The knives are made from high blue paper carbon steel rather than the stainless steel that people are used to these days. Carbon steel is what chefs knives, swords, gardening tools all used to be made from but had fallen out of favour due to what were seen as hygiene issues. This is because when the blades are exposed to moisture, especially acidic moisture (lemons are pretty up there) the metal oxidises and stains. These stains are harmless, but if a knive was left for say two days covered in lemon juice, the metal would rust, meaning it'd need to be properly cleaned before being used again. This process is manageable with slightly more maintenance and the user is rewarded with an edge that can very easily achieve razor sharpness and stay that way for longer than stainless steel before dulling.





Handle sanding

We personally love the way the metal looks when it stains but the main thing about these knives is how rewarding they are to use. Get your edge right and you don't need to think twice about cutting ripe tomatoes and crusty sourdough. Yeah it's super sharp and you could cut yourself badly if careless, but in general these blades are so sharp and precise that they make prep a lot safer than a dull blade.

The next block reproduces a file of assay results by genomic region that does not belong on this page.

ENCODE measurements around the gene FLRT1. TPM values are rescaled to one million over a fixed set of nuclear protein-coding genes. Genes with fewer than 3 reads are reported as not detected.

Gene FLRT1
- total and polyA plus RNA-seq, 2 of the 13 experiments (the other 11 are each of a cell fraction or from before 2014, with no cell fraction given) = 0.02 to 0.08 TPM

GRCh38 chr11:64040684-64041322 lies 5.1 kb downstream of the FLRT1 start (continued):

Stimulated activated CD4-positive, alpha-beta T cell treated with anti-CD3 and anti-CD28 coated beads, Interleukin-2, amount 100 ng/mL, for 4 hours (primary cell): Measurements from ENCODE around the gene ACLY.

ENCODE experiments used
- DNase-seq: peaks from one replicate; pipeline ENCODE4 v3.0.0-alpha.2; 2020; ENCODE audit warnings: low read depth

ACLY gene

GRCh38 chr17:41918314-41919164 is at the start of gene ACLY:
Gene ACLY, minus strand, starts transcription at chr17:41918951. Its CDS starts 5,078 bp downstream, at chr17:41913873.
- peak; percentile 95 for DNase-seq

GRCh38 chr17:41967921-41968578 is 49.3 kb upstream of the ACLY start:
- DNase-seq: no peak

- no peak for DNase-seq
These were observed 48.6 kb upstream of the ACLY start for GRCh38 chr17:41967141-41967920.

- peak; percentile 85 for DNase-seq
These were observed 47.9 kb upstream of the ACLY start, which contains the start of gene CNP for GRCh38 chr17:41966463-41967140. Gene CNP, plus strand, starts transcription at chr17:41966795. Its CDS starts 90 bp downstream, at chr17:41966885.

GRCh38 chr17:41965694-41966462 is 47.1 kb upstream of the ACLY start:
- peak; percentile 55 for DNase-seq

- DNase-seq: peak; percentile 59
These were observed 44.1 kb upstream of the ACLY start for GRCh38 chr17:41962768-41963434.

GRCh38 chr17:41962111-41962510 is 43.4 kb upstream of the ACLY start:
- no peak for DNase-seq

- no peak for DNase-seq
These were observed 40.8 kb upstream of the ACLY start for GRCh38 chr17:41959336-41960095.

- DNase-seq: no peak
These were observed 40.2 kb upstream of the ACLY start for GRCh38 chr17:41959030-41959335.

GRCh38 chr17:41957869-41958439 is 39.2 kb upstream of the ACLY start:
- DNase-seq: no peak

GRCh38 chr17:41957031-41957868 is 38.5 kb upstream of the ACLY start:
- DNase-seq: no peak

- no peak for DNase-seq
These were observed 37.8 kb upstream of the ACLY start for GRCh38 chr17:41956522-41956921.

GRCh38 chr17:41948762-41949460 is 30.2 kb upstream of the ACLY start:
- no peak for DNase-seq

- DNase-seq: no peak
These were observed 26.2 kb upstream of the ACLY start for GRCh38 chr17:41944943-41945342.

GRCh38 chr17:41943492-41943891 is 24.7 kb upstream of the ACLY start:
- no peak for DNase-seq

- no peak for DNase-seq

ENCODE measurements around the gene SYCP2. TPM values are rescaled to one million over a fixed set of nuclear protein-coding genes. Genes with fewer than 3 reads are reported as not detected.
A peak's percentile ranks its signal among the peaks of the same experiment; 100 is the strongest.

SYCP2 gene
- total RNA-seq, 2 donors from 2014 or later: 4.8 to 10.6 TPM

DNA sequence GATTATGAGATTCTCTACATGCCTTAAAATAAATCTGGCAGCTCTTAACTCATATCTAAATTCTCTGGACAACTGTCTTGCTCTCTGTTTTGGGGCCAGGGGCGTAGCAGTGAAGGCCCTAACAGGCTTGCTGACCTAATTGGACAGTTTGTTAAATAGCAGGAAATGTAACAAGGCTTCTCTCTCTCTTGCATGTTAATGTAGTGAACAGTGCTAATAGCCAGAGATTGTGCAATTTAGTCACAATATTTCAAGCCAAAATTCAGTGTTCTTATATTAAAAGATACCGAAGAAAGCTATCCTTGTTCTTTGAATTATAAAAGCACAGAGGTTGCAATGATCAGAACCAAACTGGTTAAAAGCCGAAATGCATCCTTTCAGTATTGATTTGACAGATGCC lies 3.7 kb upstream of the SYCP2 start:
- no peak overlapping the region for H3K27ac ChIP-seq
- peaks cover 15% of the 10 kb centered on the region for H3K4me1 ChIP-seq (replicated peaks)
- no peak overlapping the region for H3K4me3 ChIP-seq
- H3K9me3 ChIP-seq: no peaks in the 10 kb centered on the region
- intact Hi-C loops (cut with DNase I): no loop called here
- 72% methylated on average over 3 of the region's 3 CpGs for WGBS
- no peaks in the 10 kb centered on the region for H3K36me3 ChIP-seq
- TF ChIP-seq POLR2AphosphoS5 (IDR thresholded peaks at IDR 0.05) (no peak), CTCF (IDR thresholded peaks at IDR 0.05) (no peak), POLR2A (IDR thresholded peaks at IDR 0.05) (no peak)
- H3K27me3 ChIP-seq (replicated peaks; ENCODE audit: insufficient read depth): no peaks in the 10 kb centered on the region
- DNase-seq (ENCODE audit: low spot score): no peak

We're hoping to collaborate with the Blenheim Forge guys again at some point in the near future but for now, click here to see the Santoku we designed with Blenheim Forge and click here to see the smaller 'Petty' knife that they make as stock.